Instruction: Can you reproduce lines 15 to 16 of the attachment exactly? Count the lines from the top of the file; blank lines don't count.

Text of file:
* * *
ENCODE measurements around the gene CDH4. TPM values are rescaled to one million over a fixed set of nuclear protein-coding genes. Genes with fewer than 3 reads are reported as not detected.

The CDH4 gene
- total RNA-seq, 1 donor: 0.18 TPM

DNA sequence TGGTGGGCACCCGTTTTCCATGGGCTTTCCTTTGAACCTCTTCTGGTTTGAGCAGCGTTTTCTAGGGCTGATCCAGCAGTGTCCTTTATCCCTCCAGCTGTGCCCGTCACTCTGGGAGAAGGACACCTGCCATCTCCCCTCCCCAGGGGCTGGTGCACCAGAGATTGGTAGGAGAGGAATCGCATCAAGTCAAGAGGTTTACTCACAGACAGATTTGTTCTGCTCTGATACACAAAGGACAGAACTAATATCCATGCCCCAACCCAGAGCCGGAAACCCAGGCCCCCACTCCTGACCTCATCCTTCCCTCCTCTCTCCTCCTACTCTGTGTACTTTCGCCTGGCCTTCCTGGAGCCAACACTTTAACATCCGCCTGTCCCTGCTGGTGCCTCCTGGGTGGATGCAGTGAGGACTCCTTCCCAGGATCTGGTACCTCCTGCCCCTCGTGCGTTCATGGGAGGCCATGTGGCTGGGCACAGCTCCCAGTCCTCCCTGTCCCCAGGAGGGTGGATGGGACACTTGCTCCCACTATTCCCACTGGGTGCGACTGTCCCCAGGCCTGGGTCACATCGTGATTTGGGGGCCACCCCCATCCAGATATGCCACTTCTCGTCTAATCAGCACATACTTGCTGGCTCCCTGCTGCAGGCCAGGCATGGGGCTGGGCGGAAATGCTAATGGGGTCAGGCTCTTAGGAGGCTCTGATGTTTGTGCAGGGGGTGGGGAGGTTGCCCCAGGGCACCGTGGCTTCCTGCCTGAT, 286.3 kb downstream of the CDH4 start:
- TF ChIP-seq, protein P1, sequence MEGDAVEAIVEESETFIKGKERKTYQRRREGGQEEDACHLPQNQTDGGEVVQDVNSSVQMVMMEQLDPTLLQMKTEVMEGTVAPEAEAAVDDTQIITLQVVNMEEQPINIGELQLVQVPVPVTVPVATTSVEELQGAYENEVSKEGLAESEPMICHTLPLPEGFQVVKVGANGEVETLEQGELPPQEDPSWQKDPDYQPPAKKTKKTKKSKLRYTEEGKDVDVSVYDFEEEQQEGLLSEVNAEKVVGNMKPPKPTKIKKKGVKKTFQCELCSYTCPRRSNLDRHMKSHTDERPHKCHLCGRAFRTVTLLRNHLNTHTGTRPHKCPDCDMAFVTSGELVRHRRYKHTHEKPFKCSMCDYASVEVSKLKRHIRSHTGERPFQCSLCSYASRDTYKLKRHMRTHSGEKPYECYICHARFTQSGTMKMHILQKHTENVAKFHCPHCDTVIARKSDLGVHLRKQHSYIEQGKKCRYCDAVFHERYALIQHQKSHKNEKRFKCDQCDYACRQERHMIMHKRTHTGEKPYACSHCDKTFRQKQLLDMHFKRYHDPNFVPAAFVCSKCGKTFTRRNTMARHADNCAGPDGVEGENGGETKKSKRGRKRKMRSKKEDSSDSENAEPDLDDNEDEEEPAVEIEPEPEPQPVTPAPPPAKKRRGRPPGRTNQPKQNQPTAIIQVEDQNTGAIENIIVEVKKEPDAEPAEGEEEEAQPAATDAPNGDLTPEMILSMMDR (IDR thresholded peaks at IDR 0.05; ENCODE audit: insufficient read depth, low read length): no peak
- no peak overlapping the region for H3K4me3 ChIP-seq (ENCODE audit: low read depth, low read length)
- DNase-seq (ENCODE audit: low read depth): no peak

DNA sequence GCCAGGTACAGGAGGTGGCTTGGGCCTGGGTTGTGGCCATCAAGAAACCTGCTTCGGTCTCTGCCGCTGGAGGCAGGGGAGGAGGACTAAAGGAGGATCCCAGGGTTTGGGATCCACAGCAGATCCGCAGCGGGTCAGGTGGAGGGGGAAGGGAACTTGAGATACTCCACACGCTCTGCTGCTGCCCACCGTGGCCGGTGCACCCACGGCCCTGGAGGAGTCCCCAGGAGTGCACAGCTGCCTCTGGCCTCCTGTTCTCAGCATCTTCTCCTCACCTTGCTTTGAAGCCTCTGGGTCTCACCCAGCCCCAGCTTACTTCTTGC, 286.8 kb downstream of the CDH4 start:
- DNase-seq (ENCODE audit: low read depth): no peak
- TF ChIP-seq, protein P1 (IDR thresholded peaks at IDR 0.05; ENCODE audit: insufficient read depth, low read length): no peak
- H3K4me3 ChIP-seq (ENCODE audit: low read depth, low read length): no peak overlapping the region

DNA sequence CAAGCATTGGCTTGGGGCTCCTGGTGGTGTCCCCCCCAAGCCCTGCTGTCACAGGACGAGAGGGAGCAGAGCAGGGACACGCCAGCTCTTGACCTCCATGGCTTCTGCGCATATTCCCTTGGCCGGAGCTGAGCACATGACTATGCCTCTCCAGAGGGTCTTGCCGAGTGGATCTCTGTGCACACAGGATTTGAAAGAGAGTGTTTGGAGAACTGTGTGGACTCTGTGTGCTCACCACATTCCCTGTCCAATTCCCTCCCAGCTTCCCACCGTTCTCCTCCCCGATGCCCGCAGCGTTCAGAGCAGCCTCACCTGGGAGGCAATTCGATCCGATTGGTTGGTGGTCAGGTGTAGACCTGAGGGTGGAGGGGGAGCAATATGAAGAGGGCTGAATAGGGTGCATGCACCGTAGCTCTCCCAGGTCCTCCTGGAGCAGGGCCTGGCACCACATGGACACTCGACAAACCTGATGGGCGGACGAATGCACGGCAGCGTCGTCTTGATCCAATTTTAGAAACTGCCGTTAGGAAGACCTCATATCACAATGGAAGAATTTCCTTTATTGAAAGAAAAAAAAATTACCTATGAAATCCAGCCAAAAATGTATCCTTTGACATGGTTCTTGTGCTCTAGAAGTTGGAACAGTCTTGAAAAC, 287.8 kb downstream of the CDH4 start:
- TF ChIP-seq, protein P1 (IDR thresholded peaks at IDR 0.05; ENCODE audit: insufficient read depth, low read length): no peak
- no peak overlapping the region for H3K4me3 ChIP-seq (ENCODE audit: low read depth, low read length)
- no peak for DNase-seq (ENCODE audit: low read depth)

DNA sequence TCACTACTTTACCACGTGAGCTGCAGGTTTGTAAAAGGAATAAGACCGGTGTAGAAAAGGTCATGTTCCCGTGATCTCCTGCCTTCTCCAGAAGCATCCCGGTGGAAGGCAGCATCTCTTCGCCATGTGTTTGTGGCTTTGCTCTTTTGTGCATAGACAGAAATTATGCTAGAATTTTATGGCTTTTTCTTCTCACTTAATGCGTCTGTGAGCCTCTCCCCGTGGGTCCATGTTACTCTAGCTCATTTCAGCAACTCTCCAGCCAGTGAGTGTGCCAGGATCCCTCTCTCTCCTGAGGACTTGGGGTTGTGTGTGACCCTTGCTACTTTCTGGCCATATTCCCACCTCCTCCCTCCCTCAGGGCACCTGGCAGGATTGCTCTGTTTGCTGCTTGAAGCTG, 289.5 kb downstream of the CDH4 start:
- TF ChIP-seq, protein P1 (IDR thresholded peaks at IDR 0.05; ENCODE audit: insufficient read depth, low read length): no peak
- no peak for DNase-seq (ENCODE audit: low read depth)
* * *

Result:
- no peak for DNase-seq (ENCODE audit: low read depth)

DNA sequence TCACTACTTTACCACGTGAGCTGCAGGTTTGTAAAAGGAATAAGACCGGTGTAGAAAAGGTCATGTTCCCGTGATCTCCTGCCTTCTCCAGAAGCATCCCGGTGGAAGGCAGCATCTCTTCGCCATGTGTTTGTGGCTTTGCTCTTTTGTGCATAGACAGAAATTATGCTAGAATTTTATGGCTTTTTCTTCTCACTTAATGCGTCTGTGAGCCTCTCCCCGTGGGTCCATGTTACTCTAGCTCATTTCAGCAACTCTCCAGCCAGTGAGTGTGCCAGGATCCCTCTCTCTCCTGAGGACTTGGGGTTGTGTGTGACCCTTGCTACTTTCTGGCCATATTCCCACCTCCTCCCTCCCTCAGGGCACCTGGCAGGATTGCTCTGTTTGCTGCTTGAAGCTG, 289.5 kb downstream of the CDH4 start: